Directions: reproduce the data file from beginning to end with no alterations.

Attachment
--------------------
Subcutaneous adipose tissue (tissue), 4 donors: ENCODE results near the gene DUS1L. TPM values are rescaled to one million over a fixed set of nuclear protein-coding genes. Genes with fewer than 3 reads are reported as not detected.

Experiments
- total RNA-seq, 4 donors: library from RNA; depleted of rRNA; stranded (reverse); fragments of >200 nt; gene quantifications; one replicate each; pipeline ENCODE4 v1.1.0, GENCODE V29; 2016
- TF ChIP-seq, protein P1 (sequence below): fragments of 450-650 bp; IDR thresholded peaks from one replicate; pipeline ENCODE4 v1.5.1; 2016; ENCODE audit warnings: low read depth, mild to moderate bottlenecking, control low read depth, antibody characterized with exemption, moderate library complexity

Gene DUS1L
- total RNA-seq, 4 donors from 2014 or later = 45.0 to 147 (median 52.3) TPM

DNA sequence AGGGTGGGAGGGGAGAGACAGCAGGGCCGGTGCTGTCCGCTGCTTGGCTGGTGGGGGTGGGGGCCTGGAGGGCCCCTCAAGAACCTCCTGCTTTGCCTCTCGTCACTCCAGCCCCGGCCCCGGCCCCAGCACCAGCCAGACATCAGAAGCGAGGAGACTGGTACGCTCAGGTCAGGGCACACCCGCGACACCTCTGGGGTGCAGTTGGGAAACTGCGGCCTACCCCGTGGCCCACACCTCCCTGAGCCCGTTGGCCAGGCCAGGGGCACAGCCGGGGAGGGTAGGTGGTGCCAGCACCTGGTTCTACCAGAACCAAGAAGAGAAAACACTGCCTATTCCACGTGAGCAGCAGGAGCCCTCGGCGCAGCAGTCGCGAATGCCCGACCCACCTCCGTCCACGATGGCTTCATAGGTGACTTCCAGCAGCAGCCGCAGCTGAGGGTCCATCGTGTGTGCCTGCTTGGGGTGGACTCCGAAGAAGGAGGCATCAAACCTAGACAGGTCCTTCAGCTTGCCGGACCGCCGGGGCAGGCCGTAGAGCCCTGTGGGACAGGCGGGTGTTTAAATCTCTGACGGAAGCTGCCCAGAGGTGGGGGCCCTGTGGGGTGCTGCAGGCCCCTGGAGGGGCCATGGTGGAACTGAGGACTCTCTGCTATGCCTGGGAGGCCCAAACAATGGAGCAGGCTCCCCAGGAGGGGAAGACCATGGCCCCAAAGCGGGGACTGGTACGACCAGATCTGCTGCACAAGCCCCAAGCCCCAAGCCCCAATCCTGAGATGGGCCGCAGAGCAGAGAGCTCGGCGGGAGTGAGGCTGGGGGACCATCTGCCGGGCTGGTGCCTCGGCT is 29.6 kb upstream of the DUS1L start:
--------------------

Subcutaneous adipose tissue (tissue), 4 donors: ENCODE results near the gene DUS1L. TPM values are rescaled to one million over a fixed set of nuclear protein-coding genes. Genes with fewer than 3 reads are reported as not detected.

Experiments
- total RNA-seq, 4 donors: library from RNA; depleted of rRNA; stranded (reverse); fragments of >200 nt; gene quantifications; one replicate each; pipeline ENCODE4 v1.1.0, GENCODE V29; 2016
- TF ChIP-seq, protein P1 (sequence below): fragments of 450-650 bp; IDR thresholded peaks from one replicate; pipeline ENCODE4 v1.5.1; 2016; ENCODE audit warnings: low read depth, mild to moderate bottlenecking, control low read depth, antibody characterized with exemption, moderate library complexity

Gene DUS1L
- total RNA-seq, 4 donors from 2014 or later = 45.0 to 147 (median 52.3) TPM

DNA sequence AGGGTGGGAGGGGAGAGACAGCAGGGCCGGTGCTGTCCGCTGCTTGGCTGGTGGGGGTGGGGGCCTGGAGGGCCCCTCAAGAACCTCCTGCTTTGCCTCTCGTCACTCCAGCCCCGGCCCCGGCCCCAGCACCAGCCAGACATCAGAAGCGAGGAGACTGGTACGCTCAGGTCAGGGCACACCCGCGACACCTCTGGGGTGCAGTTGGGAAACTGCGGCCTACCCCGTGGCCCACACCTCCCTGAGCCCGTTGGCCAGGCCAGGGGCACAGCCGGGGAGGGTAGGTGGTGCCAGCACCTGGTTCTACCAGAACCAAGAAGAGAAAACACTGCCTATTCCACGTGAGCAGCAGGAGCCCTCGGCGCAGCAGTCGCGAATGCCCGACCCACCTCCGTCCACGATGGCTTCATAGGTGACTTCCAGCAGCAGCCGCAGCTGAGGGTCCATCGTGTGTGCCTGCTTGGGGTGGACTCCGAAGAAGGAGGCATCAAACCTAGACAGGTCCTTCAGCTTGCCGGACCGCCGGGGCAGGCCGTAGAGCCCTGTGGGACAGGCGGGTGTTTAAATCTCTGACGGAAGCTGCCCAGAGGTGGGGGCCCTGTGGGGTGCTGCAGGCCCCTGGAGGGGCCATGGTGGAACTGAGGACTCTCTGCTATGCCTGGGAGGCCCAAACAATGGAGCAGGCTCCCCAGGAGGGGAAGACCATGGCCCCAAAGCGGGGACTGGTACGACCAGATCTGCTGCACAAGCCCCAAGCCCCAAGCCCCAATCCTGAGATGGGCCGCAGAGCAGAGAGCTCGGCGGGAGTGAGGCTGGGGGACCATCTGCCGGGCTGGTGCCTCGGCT is 29.6 kb upstream of the DUS1L start: